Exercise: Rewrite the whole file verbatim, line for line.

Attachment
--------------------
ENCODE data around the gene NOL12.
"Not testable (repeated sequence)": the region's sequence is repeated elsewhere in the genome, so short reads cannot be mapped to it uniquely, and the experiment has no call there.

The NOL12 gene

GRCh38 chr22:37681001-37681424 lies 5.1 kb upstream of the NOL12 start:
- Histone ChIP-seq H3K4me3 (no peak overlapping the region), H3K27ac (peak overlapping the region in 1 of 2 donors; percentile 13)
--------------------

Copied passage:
ENCODE data around the gene NOL12.
"Not testable (repeated sequence)": the region's sequence is repeated elsewhere in the genome, so short reads cannot be mapped to it uniquely, and the experiment has no call there.

The NOL12 gene

GRCh38 chr22:37681001-37681424 lies 5.1 kb upstream of the NOL12 start:
- Histone ChIP-seq H3K4me3 (no peak overlapping the region), H3K27ac (peak overlapping the region in 1 of 2 donors; percentile 13)